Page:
Yanliang Zhang, associate professor of aerospace and mechanical engineering at Notre Dame, and doctoral student Yipu Du developed the self-powered wearable device. (Credit: Notre Dame)

Wearable devices have traditionally needed an external power source and require exacting manufacturing processes. Now, researchers have developed an all-printed piezoelectric (self-powered) wearable device.

The researchers have created an innovative hybrid printing method — combining multi-material aerosol jet printing and extrusion printing — that integrates both functional and structural materials into a single streamlined printing platform.

Using their new hybrid printing process, the team demonstrated stretchable piezoelectric sensors, conformable to human skin, with integrated tellurium nanowire piezoelectric materials, silver nanowire electrodes and silicone films. The devices printed by the team were then attached to a human wrist, accurately detecting hand gestures, and to an individual’s neck, detecting the individual’s heartbeat. Neither device used an external power source.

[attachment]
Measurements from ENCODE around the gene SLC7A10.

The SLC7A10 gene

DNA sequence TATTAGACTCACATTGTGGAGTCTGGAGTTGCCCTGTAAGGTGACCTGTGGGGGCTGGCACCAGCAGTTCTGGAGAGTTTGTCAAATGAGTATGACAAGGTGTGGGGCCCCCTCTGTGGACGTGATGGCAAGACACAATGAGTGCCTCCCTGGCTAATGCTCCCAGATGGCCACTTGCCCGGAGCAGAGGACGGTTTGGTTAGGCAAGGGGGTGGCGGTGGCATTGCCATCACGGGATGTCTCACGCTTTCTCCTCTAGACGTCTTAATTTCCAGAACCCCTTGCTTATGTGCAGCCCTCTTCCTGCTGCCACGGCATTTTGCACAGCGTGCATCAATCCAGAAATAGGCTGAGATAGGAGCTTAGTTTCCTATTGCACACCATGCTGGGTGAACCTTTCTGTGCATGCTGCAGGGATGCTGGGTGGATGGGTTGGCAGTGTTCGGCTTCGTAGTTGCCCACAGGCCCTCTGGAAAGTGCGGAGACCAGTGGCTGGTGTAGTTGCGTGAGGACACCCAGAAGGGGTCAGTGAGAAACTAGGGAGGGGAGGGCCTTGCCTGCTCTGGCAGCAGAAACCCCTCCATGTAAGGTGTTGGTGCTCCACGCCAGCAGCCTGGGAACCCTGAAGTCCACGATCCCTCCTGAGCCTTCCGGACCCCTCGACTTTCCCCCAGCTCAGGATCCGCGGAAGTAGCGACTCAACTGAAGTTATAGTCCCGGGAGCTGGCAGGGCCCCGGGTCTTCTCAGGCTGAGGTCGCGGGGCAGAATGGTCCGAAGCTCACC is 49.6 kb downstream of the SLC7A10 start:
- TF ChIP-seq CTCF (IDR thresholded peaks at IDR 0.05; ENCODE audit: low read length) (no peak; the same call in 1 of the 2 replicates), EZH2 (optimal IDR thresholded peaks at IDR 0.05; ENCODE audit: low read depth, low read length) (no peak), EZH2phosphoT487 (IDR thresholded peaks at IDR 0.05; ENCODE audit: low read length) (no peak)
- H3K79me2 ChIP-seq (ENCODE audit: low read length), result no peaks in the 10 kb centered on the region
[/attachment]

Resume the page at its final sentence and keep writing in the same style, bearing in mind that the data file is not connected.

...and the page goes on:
Vital to the design are nanostructured materials with piezoelectric properties, which eliminate the need for poling or sintering, and the highly stretchable silver nanowire electrodes, which are important for wearable devices attached to bodies in motion.